commonproject - Physics 335, Spring Quarter 2011 The Common...

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Unformatted text preview: Physics 335, Spring Quarter 2011 The Common Project for the lab 17-19 May A 2-Person Count-Down Game INTRODUCTION Once you can communicate with and program a microcontroller, you are only limited by your time and imagination. Simple controllers like the PIC are limited by their spare instruction set, small program and data memory and restricted range of peripherals. However, even this small PIC controller is very useful. It is used, for example, for lighting controls, relay drivers, motor controllers, and consumer electronics. This lab is meant to demonstrate some capabilities of the PIC processor and get you more used to PIC programming. In this lab, youʼll assemble the hardware and develop a computer program that performs the following task: A “COUNT-DOWN” 2-PERSON GAME You have a job: Youʼre the chief engineer for a game show. The host wants you to design and build a quiz reaction timer that works as follows. The game has two players. Each player has a button and an LED. After the host resets the game, the two playersʼ LEDs are off and a 9second countdown shows on a 7-segment LED display. After the last count, thereʼs a final 1-second delay. At the end of the final delay, the first player to push their button has their LED solidly lit, and the other playerʼs LED remains unlit. You could also have something displayed on the 7-segment display to flag the winner. Obviously, a second player pushing their button after the first wonʼt win and the lights wonʼt change. Now, if a player pushes their button before the count is over, then that playerʼs LED flashes to indicate a fault, and the other playerʼs LED is solidly on—a win by default. There are many ways to realize this game with our microcontroller hardware and software. You might want to use the following parts from your parts-bin to build this game. PIC microcontroller Resistors 7-segment LED display (no BDC-t0-7-segment decoder) LEDs Switches Here is how your software may could be organized: Arrange hardware and software for the game reset/start Have a counter in the PIC count down from 9 Turn that counter value into LED segments. If thereʼs a fault (cheat), indicate this on the LEDs. Otherwise, wait to see whoʼs first and indicate this on the LEDs. POTENTIALLY USEFUL TIDBITS Be sure to initialize all registers, counters, variables, ports, etc. Youʼll need to convert the PIC counter to a LED segment display. Keep in mind that you can represent a segment as on or off by a binary 1 or 0. Hence the 7 LED segments can be represented by 7 binary ones or zeros. For example, if you want all segments lit or off, you send Hʼ00ʼ or HʼFFʼ to the output port. The conversion of the counter value to the 7-segment output is a look-up table; as I mentioned in class, you might therefore find the DT assembly directive or RETLW instructions of use. HOW THIS IS GRADED You and your lab partner need to demonstrate operability of your common project to your TA. Youʼll likely need to consult data sheets for the processor and perhaps the assembler as well. You are responsible for debugging your code, so code carefully and have a code-development plan. You and your lab partner submit a common lab writeup. For your writeup, include a circuit diagram and brief description of how your circuit and software works. Also include a printout of your assembly code. The TA will quickly look at this printout and see if itʼs a mess, or understandable on its own. The TA may grant an incentive of 10% for particularly tidy and readable code, or subtract 10% for particularly obscure and unreadable code. Full credit is given only to fully functional circuits. Finally, you should have the circuit drawn and the software blocked out before you come into lab. Otherwise, youʼre unlikely to finish. [ver 10may11 11:45] ...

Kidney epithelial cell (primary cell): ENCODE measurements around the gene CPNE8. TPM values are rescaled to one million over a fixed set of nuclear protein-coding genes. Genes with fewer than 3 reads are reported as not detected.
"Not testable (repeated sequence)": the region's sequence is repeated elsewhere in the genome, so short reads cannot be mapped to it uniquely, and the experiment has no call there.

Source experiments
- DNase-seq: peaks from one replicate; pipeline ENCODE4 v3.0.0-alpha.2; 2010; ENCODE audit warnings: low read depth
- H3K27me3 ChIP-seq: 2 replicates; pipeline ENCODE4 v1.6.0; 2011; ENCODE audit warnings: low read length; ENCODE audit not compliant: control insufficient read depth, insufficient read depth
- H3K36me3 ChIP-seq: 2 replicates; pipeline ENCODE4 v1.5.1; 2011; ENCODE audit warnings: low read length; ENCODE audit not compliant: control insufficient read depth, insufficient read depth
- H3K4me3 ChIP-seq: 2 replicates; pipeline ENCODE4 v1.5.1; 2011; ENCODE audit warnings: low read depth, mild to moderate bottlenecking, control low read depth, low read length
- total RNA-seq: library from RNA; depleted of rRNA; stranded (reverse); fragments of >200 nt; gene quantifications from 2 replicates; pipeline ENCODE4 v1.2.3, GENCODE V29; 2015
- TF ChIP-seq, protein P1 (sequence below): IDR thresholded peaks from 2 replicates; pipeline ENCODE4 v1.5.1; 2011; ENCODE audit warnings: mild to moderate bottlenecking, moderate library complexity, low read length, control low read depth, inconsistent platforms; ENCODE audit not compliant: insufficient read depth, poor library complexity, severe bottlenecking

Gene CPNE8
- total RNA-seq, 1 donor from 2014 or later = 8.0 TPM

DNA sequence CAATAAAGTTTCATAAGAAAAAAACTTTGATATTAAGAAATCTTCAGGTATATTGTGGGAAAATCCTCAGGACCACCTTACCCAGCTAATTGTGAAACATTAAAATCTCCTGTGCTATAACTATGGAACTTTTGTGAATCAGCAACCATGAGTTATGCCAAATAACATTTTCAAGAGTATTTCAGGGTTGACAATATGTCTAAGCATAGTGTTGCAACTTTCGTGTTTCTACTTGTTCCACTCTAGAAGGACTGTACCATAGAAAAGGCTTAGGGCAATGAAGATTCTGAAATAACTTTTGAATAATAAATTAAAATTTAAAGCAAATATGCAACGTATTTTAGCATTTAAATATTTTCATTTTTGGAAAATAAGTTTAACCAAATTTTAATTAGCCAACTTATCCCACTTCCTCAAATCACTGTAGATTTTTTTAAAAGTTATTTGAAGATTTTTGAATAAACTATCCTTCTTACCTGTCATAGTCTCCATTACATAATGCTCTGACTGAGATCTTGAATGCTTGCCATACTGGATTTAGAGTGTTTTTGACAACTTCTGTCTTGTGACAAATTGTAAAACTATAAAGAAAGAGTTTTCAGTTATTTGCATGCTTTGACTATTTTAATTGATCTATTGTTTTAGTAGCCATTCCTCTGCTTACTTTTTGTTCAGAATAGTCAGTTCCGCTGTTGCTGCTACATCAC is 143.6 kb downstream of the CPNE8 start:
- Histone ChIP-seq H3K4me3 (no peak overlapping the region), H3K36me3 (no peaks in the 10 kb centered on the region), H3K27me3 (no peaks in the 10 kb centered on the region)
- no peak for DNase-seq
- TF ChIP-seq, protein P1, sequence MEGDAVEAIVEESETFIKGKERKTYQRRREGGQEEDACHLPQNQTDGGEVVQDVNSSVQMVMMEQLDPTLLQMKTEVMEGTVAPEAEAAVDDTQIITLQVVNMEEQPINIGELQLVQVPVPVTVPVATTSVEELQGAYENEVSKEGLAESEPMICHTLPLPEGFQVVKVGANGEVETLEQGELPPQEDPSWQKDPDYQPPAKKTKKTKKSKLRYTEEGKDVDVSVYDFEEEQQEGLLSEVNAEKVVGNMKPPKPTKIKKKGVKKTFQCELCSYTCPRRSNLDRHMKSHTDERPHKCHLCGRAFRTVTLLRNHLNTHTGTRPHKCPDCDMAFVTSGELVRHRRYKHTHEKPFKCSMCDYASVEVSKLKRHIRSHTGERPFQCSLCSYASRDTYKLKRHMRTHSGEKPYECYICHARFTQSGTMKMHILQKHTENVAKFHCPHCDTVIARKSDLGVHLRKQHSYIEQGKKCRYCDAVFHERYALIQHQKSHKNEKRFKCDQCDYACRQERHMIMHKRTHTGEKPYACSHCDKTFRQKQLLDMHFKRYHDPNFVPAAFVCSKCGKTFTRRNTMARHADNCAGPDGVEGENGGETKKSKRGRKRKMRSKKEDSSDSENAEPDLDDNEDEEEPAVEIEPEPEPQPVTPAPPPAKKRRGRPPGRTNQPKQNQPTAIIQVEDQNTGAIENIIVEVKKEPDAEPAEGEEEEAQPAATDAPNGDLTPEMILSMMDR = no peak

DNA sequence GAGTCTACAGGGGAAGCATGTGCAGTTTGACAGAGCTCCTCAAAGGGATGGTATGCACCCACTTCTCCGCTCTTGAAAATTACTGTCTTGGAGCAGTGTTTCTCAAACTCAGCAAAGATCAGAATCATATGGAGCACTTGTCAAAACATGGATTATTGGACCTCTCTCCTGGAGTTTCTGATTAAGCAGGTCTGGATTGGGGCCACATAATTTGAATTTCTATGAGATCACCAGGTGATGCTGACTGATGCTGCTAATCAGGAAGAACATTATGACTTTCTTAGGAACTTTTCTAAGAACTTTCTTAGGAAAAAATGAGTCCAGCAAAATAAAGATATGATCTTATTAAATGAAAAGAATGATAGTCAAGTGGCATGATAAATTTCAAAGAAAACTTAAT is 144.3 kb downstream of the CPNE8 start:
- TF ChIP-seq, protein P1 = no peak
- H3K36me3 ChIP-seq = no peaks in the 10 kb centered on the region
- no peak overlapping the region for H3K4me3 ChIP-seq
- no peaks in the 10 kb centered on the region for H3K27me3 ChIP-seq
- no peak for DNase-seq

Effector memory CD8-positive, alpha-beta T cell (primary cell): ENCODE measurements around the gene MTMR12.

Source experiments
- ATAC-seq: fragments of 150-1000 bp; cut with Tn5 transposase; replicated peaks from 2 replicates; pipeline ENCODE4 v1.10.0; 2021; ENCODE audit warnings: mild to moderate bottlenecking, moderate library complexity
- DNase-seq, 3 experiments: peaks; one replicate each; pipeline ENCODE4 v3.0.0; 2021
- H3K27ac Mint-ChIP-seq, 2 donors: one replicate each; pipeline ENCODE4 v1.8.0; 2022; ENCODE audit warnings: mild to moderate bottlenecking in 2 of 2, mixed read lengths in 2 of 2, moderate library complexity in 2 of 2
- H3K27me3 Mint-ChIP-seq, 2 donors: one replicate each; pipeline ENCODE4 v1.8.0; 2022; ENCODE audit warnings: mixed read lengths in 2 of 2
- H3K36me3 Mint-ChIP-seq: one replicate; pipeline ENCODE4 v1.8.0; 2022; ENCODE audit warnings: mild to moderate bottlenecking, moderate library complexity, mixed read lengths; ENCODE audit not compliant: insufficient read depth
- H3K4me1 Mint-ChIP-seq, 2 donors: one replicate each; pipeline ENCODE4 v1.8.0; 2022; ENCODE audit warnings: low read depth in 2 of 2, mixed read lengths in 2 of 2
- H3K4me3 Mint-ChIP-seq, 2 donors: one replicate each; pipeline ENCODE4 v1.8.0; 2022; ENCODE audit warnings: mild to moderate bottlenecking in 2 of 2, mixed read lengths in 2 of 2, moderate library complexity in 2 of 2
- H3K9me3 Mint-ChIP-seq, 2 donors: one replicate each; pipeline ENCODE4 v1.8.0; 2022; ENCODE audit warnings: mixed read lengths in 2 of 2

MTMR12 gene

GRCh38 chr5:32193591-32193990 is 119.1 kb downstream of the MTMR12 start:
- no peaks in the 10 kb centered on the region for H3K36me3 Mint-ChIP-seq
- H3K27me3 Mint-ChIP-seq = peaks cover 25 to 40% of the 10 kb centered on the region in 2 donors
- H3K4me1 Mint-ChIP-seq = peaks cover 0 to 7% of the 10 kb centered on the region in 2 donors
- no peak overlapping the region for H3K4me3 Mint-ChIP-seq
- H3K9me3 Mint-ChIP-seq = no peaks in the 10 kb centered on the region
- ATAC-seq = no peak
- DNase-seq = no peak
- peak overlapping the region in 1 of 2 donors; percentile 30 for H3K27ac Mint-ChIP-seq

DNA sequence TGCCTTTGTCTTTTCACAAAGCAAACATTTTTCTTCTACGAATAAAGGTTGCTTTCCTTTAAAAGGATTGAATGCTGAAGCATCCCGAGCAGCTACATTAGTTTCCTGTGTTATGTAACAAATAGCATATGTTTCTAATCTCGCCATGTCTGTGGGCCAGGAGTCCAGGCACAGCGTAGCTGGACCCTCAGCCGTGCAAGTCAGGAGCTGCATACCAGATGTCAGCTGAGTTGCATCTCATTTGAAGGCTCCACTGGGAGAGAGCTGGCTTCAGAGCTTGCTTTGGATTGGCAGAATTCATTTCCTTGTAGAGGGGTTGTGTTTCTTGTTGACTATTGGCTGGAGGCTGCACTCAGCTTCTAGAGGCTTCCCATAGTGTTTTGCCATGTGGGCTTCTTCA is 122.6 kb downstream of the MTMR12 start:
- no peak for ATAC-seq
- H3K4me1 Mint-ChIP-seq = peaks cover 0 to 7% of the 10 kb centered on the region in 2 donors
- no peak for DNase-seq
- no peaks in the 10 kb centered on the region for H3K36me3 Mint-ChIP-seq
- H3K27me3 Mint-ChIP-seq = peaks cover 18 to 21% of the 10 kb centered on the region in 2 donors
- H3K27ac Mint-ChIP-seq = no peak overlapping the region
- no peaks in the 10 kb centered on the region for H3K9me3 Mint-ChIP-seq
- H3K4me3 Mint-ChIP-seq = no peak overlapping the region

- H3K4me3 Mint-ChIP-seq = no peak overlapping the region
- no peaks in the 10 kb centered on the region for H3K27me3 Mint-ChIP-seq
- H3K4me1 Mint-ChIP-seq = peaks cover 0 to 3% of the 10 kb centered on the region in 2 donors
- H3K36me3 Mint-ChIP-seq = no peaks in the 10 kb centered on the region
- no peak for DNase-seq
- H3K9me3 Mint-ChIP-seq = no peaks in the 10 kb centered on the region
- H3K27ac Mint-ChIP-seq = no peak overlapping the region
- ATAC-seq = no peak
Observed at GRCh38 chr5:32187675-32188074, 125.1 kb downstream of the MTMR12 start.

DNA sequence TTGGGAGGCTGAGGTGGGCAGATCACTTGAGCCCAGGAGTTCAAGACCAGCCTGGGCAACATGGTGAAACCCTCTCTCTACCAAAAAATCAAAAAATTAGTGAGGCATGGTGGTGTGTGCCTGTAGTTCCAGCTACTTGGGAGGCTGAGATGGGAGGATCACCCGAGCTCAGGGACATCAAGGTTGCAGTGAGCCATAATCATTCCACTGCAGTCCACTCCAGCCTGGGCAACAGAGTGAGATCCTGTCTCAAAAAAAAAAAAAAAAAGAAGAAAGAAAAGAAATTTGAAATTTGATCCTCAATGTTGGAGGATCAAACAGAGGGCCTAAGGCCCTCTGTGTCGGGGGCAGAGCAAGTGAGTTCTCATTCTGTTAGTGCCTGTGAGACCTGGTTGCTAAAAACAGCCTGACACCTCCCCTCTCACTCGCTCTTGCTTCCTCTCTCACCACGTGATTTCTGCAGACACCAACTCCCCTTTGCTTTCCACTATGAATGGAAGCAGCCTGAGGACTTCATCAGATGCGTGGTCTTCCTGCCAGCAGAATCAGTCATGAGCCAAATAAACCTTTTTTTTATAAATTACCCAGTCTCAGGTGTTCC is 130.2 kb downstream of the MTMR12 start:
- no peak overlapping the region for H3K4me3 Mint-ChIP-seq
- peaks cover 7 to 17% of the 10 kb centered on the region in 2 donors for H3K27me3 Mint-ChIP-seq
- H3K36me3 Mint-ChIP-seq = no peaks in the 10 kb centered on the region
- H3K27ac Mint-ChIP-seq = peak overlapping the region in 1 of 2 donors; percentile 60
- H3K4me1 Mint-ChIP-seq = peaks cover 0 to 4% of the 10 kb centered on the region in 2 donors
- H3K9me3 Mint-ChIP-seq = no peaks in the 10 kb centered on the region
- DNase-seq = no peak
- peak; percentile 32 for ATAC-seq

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This note was uploaded on 01/28/2012 for the course PHYSICS 335 taught by Professor Leslierosenberg during the Spring '11 term at University of Washington.

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